"A truly inspiring story, in gorgeous prose, about one family's journey into blueberry farming. Delicious reading." —Naomi Wolf, author of The End of America
The Blueberry Years is a mouth-watering and delightful memoir based on Jim Minick's trials and tribulations as an organic blueberry farmer. This story of one couple and one farm shows how our country's appetite for cheap food affects how that food is grown, who does or does not grow it, and what happens to the land. But this memoir also calls attention to the fragile nature of our global food system and our nation's ambivalence about what we eat and where it comes from.
Readers of Michael Polland and Barbara Kingsolver will savor the tale of Jim's farm and the exploration of larger issues facing agriculture in the United States—like the rise of organic farming, the plight of small farmers, and the loneliness common in rural America. Ultimately, The Blueberry Years tells the story of a place shaped by a young couple's dream, and how that dream ripened into one of the mid-Atlantic's first certified-organic, pick-your-own blueberry farms.
“The Blueberry Years makes a quiet argument for working hard to find fulfillment, and Minick's recipes seem to want us to love blueberries as much as the author does...it's a sweet read.” —The Oregonian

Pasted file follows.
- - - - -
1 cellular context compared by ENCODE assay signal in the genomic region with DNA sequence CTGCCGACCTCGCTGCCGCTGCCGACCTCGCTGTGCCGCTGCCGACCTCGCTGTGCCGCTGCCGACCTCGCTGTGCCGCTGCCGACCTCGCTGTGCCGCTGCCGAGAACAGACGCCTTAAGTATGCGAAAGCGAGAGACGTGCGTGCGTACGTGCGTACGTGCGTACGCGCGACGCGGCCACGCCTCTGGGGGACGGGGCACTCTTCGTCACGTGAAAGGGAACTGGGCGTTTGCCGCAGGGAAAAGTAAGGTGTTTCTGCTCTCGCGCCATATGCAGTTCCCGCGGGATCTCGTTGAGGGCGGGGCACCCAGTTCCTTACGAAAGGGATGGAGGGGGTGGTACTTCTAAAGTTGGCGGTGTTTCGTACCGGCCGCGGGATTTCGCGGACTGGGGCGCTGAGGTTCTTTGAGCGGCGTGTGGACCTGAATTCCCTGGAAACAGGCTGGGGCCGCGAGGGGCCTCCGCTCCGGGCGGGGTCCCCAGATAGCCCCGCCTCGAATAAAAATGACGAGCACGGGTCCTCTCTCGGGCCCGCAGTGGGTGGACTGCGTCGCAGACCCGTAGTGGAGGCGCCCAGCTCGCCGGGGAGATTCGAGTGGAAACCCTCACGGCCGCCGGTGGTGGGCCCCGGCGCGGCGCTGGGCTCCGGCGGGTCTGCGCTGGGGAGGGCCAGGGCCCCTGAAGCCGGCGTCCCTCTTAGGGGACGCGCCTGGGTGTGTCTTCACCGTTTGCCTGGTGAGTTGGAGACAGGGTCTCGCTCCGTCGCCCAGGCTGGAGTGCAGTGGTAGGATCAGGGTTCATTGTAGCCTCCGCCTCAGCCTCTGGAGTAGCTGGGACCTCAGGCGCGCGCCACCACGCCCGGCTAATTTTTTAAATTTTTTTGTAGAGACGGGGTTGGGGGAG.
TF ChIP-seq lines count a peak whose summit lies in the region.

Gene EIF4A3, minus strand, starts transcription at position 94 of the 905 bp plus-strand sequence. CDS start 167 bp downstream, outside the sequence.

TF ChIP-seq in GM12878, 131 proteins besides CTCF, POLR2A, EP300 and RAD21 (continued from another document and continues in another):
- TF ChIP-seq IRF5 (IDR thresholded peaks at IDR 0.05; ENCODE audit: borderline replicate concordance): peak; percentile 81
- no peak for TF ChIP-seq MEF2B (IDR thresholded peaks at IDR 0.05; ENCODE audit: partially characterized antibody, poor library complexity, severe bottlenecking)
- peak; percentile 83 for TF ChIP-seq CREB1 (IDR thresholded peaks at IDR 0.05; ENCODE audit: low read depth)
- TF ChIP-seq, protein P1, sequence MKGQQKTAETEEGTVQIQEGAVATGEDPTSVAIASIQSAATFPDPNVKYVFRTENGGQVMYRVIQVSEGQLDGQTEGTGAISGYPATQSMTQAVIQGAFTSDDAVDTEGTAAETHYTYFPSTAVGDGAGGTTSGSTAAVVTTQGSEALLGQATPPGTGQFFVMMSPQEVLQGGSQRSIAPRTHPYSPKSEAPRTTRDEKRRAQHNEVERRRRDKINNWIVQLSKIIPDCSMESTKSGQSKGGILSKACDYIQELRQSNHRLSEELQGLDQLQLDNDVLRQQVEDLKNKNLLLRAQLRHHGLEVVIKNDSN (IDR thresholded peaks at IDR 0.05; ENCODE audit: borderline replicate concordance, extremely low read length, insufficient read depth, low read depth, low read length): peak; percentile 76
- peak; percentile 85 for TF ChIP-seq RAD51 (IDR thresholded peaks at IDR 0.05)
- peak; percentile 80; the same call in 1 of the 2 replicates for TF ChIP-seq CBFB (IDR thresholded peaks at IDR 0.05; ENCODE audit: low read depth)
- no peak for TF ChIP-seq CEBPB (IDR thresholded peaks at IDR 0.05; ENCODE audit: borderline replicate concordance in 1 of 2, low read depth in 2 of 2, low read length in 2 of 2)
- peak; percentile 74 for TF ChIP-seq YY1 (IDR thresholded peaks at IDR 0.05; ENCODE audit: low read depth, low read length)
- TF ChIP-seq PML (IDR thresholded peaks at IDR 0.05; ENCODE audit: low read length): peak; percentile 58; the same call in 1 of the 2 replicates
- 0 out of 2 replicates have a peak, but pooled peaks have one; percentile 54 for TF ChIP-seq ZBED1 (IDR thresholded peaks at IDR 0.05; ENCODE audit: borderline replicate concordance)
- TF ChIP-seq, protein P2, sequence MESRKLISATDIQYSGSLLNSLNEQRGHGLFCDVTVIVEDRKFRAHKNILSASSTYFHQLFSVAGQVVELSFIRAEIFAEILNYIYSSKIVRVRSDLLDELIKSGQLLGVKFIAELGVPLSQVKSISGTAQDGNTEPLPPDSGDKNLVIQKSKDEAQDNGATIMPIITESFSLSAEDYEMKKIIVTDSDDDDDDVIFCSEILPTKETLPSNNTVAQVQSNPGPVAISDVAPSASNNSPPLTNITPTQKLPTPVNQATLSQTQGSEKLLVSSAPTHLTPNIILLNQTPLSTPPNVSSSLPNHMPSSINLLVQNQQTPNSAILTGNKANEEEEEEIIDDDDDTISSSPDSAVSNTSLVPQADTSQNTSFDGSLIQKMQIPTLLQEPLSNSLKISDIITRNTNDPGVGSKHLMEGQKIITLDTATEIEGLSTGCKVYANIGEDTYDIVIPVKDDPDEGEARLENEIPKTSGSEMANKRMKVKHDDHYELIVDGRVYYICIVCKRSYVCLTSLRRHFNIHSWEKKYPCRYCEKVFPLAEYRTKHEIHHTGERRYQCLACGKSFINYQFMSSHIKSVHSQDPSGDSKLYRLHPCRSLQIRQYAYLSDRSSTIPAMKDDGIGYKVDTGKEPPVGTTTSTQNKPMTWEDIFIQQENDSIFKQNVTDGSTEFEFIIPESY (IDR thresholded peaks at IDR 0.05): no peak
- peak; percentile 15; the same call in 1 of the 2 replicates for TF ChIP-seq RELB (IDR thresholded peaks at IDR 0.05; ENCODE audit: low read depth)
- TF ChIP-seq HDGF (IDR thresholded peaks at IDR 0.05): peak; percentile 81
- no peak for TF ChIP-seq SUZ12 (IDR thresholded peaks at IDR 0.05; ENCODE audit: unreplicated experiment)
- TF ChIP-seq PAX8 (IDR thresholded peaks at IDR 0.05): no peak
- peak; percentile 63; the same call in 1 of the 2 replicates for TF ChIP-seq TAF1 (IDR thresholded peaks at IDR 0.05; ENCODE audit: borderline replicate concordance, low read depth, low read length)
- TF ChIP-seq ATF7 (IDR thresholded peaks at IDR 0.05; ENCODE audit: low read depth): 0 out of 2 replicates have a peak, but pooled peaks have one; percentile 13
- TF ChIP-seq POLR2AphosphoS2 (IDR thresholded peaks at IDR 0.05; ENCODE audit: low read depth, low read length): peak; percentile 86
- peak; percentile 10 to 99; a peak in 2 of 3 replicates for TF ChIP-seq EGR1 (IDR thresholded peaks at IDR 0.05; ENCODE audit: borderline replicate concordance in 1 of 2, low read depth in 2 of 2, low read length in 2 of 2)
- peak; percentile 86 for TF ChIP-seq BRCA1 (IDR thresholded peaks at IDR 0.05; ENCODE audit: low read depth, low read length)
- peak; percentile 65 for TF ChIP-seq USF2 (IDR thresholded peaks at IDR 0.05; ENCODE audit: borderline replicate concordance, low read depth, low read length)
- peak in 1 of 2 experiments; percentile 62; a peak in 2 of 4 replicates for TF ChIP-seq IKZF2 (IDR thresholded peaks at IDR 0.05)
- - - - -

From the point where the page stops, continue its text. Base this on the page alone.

“Minick tells an unforgettable story all steeped in the bittersweet poignancy of chasing dreams and finally leaving some behind. This book is gorgeous and important and totally engaging.” —Ann Pancake, author of Strange as the Weather Has Been
“Valuing health, family and the holiness of the Earth, Minick and his wife started one of the first certified organic blueberry farms in the mid-Atlantic region. Their story takes you through planting, growing, picking, pruning and harvesting as they do their part to improve our country's food system.” —The Washington Examiner
“Jim Minick is one of those farmers we all can look up to. And he can write. As I read, I remembered my own blueberry afternoons picking for market. Savor Jim's prose, then go after the real thing. Take the kids to a blueberry patch and eat local food: it just tastes better.” —Nina Planck, author of Real Food: What to Eat and Why
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